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As the author of a book titled The Roots of Coincidence, Arthur Koestler would appreciate the coinky dinks of the past week. First, I finished re-reading Koestler’s two nonfiction works of 20th century European madness, Dialogue with Death and Scum of the Earth. One details the author’s imprisonment by Francisco Franco during the Spanish Civil War and the other covers his incarceration by the French in the first months of World War II – and both are harrowing.

Second, last week I viewed Trumbo, Spartacus, and the Coen brothers’ latest cinematic opus, Hail, Caesar! Trumbois another Hollywood tale of how the Second Red Scare oppressed the creative caste of Tinsel Town, violated their First Amendment rights and ruined lives of people inherently better than you and I because of their entertainment industry connections or something. The title character of Trumbo was resurrected from Red-baiting ignominy by a screenwriting credit on the Stanley Kubrick sword-and-sandal epic Spartacus, which aired last week on Turner Classic Movies. Hail, Caesar! includes a subplot about bumbling communists in the final days of the Hollywood studio system. Oh, and back to Koestler: His first novel was 1939’s The Gladiators, which also told of the Roman slave revolt led by – readers already are way ahead of me here – Spartacus.

It’s been one of those weeks!

Let’s unpack this, shall we? Koestler noted in the 1965 reissue of The Gladiators that (more…)

anti-establishment-bernie-sanders-donald-trumpWith Donald Trump and Bernie Sanders outperforming all expectations in the current election cycle, much has been said and written about the widespread dissatisfaction with the so-called “establishment.”

“We’re tired of typical politicians,” they say. “It’s time for real change and real solutions. It’s time to shake up the system!”

Yet, as Jeffrey Tucker points out, blind opposition to the status quo, no matter how bad it may be, is not the same as supporting liberty.

The state power we oppose is not identical to the establishment we reject. You can overthrow the establishment and still be left with a gigantic machinery of legalized exploitation. All the agencies, laws, regulations, and powers are still in place. And now you have a problem: someone else is in charge of the state itself. You might call it a new establishment. It could be even more wicked than the one you swept away.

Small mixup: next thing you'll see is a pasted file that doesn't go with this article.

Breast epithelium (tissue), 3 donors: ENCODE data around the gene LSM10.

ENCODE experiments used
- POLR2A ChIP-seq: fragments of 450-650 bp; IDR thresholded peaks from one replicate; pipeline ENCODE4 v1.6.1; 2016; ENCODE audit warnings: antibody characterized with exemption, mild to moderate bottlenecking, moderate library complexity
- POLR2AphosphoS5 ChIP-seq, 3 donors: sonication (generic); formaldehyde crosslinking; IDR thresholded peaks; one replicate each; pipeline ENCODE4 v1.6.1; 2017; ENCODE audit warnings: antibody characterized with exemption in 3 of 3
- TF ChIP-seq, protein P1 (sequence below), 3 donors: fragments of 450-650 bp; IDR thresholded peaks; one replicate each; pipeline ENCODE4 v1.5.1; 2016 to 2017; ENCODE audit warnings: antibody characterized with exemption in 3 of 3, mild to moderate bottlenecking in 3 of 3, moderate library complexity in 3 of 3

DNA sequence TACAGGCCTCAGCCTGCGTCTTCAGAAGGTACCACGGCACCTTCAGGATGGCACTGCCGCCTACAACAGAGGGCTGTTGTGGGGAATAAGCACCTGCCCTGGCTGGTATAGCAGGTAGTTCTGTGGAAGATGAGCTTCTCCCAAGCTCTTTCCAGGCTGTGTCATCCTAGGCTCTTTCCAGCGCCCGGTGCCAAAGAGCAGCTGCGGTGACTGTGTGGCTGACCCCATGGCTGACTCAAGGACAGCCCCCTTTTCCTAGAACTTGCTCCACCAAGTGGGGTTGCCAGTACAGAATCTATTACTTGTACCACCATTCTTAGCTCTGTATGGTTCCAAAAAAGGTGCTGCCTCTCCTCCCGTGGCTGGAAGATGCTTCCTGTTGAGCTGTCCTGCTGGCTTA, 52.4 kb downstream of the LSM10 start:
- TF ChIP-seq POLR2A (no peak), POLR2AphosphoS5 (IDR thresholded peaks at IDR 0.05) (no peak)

Indeed, it usually is. Maybe always.

Or, as Peggy Noonan recently wrote, considering the prospect of a completely dismembered GOP: “Something important is ending. It is hard to believe what replaces it will be better.” (more…)

Lastmilitary-draft December Defense Secretary Ash Carter announced he would lift the military’s ban on women serving in combat, a move that allows hundreds of thousands of women to serve in front-line positions during wartime. “This means that as long as they qualify and meet the standards, women will now be able to contribute to our mission in ways they could not before. They’ll be able to drive tanks, give orders, lead infantry soldiers into combat,” Secretary Carter said at a news conference.

Today, the top officers in the Army and Marine Corps followed that policy to its logical conclusion and told Congress that it is time for women to register for future military drafts.

The would be a radical change since, as the New York Times notes,

Selective Service laws have never required women to subject themselves to the draft and face the prospect of being forced into military service. The current version of the Military Selective Service Act requires that virtually all men in the United States between the ages of 18 and 26 register, most within 30 days of turning 18. That includes non-U.S. citizens living in the United States, such as refugees.

If we are going to have a military draft and women are eligible for combat (an idea I oppose), then it’s only fair that women be forced to serve alongside men. But perhaps it’s time we abolish the idea of military conscription altogether.